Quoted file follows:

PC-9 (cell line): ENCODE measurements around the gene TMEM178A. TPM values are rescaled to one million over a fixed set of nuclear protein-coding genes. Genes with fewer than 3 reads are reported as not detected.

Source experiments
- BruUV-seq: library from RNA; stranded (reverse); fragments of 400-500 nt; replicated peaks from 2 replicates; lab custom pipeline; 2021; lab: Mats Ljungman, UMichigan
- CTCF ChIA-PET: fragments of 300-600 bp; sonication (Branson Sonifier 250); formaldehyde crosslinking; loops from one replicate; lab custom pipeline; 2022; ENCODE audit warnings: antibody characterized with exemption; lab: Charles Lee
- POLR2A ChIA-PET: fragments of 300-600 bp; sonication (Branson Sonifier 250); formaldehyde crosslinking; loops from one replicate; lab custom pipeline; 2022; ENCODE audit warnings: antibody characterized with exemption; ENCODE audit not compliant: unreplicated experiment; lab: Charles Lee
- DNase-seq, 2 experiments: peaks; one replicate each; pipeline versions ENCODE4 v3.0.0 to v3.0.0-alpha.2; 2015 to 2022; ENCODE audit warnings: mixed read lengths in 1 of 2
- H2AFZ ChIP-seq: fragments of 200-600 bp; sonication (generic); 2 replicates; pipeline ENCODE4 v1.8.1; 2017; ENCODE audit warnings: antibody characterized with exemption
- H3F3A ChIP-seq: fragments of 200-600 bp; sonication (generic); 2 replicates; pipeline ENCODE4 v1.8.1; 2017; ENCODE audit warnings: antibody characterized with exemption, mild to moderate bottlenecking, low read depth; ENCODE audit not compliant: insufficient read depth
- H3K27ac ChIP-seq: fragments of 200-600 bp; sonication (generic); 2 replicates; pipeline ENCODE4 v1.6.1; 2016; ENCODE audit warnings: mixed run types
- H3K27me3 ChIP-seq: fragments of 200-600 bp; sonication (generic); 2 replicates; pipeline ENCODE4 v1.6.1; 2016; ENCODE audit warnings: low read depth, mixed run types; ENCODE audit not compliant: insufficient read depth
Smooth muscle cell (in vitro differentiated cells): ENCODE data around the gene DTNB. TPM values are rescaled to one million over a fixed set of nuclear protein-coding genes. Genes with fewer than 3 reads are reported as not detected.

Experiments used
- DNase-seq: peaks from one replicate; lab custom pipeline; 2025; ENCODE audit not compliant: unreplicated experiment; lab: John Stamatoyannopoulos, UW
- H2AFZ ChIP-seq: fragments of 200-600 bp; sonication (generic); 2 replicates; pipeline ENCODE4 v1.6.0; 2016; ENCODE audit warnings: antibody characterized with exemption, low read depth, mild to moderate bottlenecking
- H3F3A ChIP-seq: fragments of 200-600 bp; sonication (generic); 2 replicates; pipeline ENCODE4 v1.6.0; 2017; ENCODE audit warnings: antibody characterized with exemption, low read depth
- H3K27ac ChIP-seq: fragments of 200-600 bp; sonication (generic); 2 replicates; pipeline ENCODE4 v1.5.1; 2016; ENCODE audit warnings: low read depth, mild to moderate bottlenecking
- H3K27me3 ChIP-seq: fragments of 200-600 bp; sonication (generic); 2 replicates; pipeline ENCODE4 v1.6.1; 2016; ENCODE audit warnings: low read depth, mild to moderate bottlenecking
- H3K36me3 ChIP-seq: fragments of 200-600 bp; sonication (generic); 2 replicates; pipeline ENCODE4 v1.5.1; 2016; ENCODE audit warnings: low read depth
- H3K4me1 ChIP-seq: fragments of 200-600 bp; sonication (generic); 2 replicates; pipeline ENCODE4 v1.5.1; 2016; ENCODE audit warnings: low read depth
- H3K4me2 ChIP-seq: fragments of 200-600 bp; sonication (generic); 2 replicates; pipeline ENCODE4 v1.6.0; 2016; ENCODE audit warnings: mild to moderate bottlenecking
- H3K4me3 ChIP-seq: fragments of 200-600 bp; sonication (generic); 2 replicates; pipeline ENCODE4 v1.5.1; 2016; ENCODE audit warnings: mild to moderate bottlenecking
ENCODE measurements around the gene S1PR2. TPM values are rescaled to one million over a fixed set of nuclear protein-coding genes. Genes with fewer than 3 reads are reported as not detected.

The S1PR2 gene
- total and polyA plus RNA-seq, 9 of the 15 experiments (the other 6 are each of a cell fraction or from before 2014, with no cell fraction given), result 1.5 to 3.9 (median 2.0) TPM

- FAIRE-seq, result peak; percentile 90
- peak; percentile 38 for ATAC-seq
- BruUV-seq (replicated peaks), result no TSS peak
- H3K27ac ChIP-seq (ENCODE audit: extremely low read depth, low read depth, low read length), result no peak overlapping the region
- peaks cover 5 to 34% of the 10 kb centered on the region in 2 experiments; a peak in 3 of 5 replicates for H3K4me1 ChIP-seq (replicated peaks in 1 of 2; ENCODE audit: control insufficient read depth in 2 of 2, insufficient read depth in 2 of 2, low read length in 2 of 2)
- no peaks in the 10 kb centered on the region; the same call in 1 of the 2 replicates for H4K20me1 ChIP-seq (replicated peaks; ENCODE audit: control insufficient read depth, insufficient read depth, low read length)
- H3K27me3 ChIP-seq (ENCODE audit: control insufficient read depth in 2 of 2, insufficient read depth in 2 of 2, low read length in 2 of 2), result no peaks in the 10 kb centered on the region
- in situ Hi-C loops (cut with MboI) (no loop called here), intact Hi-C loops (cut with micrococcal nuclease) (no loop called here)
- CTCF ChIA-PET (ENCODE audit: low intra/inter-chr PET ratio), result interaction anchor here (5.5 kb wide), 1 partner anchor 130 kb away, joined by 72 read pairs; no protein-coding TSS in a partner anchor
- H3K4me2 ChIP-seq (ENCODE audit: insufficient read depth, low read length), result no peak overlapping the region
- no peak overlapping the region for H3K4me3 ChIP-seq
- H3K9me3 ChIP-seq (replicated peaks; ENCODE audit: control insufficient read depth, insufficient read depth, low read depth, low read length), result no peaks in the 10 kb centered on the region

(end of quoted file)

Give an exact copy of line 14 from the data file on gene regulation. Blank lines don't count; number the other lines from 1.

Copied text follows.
- H2AFZ ChIP-seq: fragments of 200-600 bp; sonication (generic); 2 replicates; pipeline ENCODE4 v1.6.0; 2016; ENCODE audit warnings: antibody characterized with exemption, low read depth, mild to moderate bottlenecking